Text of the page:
1. Create spreading activation models that give material meaning and connect it to other information 

2. Diigo allows users to collect, organise, link and annotate information

3. Thinglink allows users to create interactive memory boards

4. Create metaphors or visual images for new material

5. Check that students’ mental models are meaningful and correct!

6. Use Reflection plenaries

Mind maps that lack meaningful groupings  

7. Organisational strategies free up space in the working memory

Our working memories are finite but as Daniel Willingham points out in Why Don’t Students Like School?“Although we can’t make our working memories larger, we can... make the contents of working memories smaller.”  

Three ways of freeing up space in our working memory are:

  • To learn information to automaticity so that it transfers to the long-term memory and can be recalled without thought.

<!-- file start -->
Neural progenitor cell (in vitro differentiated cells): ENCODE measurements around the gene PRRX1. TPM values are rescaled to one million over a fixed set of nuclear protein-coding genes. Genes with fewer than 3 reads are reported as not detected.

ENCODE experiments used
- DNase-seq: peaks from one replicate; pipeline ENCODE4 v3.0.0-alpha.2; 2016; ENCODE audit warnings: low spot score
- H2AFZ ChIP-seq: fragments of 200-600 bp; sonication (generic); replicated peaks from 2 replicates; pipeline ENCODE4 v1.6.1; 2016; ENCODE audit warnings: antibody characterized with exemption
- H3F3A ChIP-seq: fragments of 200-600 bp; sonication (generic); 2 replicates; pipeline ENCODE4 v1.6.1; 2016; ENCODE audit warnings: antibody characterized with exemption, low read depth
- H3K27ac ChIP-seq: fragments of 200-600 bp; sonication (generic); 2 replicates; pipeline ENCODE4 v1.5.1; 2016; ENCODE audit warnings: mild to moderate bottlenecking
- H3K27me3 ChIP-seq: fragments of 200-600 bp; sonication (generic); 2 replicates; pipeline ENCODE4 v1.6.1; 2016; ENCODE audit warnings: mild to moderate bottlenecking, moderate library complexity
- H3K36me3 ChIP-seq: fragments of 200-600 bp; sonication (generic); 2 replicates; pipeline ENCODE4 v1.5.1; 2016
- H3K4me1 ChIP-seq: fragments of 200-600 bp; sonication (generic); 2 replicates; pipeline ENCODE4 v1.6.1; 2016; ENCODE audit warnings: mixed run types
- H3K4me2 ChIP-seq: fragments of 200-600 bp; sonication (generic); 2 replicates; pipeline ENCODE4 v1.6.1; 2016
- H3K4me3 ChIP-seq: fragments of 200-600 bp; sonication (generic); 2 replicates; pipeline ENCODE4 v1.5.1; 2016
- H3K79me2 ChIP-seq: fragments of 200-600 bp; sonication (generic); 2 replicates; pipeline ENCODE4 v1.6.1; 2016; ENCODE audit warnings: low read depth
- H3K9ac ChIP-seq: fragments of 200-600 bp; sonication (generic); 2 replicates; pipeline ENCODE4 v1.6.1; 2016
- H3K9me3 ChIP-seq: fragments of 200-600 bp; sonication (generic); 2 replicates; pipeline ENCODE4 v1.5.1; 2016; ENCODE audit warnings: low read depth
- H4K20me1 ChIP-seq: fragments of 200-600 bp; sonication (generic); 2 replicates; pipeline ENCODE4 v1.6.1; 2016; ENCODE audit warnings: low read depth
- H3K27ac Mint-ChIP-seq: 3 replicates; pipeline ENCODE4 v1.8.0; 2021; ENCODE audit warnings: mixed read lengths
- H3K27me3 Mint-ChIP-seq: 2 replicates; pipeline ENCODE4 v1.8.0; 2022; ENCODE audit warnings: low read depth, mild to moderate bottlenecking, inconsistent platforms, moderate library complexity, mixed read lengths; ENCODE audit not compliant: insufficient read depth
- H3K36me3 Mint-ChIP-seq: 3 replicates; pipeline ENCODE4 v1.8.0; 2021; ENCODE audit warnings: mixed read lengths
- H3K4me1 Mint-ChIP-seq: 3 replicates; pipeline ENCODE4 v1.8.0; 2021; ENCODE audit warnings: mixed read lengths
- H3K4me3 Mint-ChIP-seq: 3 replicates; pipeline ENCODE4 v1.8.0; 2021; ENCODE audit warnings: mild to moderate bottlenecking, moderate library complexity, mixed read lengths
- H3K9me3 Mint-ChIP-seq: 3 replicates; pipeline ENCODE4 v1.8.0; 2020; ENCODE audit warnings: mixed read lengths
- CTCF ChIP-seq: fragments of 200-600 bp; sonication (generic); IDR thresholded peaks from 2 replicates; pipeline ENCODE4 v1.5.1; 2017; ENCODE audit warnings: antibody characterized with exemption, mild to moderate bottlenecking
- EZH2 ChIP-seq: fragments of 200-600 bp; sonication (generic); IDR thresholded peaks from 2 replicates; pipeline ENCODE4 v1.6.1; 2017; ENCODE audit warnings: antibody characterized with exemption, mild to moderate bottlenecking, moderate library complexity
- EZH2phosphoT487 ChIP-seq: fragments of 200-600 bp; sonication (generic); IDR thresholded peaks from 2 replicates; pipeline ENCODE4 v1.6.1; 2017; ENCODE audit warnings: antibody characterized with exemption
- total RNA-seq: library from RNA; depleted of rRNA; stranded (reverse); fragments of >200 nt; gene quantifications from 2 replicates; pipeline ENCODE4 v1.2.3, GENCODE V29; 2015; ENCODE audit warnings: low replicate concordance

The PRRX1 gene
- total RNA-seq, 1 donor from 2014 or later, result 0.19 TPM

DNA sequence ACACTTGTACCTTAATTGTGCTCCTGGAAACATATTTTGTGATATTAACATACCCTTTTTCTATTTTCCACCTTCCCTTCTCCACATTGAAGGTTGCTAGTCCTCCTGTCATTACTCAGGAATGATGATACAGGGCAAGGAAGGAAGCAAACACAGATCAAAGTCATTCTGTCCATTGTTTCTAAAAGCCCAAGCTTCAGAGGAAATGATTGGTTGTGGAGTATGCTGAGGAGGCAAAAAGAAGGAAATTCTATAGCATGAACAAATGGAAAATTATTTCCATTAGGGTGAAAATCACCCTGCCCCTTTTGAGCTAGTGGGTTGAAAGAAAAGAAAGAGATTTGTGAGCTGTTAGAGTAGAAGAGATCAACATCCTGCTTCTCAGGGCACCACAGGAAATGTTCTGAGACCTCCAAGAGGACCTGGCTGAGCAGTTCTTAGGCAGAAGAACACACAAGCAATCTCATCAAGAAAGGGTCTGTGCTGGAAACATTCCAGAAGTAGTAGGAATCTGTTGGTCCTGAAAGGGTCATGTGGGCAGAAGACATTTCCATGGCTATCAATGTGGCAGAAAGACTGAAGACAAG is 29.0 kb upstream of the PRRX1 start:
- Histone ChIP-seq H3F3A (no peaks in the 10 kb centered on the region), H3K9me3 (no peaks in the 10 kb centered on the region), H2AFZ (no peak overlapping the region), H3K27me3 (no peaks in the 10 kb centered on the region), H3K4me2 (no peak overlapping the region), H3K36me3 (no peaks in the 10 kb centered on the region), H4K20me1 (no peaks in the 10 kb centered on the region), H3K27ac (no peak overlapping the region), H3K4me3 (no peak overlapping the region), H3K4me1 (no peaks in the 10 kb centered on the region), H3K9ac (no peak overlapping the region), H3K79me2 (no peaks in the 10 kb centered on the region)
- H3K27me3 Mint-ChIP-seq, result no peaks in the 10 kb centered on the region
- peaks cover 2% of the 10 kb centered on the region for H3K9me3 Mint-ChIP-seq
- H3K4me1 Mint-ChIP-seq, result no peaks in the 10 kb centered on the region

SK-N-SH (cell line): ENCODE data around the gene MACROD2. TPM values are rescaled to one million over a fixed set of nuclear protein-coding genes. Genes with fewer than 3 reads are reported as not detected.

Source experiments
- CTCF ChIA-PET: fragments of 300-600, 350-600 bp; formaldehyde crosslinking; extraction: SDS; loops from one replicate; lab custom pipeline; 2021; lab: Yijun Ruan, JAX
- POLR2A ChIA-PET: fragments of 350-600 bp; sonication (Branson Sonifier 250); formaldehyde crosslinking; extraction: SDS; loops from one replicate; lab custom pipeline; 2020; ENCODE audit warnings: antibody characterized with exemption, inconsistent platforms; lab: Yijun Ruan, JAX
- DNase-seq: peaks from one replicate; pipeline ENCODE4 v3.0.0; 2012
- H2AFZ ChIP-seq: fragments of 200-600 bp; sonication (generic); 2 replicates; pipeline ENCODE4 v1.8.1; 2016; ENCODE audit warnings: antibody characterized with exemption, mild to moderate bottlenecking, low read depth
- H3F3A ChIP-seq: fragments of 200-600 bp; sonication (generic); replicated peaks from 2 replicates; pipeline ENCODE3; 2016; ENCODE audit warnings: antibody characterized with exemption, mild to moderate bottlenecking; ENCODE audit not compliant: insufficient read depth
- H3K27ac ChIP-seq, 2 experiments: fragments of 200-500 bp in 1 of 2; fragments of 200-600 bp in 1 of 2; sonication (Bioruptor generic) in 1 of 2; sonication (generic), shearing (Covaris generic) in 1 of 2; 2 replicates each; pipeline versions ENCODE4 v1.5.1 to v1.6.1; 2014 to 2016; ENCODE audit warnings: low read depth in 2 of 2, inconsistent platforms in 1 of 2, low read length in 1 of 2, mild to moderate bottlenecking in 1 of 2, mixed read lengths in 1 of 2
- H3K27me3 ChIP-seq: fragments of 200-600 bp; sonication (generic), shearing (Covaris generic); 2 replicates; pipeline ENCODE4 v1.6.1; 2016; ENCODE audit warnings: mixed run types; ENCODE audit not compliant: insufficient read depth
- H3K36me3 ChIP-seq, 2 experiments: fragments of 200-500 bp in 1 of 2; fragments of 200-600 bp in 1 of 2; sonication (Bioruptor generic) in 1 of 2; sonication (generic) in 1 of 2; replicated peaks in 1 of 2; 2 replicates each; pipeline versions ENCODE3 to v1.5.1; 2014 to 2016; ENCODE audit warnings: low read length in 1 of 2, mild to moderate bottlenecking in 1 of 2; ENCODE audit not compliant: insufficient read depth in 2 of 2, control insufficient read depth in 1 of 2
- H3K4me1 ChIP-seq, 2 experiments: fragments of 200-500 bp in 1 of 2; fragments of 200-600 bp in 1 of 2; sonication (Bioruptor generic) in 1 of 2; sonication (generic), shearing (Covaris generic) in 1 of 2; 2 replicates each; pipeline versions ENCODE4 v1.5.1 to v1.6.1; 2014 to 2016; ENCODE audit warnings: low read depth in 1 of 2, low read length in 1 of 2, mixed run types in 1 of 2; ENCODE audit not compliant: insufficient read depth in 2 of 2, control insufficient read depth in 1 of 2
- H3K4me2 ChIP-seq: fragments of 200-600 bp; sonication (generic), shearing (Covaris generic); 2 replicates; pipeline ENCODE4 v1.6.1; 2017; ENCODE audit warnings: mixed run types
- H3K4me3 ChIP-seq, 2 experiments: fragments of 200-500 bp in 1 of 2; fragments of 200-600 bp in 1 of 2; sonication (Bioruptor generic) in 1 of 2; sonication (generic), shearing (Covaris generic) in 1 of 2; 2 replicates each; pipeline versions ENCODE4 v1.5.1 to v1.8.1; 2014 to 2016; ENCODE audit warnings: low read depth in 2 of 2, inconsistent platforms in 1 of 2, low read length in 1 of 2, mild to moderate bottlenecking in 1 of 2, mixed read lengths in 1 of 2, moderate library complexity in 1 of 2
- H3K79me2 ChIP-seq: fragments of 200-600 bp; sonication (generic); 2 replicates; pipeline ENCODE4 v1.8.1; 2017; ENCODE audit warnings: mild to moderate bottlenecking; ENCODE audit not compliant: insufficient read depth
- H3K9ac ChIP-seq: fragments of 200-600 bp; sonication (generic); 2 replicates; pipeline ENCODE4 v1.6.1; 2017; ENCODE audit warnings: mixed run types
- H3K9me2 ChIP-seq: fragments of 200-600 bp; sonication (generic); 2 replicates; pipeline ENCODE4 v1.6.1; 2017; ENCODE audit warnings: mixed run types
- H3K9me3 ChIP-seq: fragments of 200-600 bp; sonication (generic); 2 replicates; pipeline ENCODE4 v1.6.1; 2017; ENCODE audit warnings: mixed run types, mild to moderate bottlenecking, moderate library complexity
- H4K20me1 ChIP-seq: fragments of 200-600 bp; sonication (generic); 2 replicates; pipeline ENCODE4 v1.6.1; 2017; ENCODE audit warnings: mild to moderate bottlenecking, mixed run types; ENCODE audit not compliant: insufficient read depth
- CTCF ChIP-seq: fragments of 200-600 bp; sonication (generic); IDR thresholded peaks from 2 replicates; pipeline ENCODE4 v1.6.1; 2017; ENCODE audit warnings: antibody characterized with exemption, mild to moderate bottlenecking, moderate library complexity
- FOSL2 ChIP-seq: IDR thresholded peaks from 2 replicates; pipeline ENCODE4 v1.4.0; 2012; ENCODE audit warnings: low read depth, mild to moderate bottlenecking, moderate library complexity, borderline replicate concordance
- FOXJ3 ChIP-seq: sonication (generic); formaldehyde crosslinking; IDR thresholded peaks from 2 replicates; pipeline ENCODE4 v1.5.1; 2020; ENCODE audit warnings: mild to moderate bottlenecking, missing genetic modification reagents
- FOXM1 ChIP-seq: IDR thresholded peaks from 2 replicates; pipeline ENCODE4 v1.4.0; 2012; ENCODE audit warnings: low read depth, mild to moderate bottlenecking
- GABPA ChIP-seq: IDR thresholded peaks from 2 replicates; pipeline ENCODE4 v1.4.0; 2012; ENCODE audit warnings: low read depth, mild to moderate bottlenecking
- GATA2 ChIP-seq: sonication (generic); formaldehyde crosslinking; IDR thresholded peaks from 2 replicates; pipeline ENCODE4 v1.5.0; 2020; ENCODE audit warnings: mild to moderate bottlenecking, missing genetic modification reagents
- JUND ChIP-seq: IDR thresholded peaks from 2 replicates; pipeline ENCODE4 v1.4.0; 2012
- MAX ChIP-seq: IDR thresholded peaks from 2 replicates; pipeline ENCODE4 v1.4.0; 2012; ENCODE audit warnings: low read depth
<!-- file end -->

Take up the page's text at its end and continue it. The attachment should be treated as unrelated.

• To chunk information by treating several bits of information as a single piece.  This is what we do when we read a series of letters: r-e-v-i-s-e as a word: ‘revise.’

  • To create distinctive cues which help us to retrieve information. 


  1. Drill key concepts to automaticity @Headguruteacher

  2. Chunk information as you teach it to help students with later retrieval

  3. Use memory palaces

  4. Use distinctive cue strategies.  3 ideas from Daniel Willingham here

REMEMBER that mnemonics are a retrieval strategy rather than giving information meaning.

8. Retrieval quizzes rehearse knowledge

In Make it Stick, Brown et al. point out that, “students who don’t quiz themselves... tend to overestimate how well they have mastered class material.” 

Roediger et al. suggest in Ten Benefits of Testing that “the act of retrieving when taking a test makes the tested material more memorable... compared to restudying the material.  The size of the testing effect, as it has been named, also increases with the number of tests given.”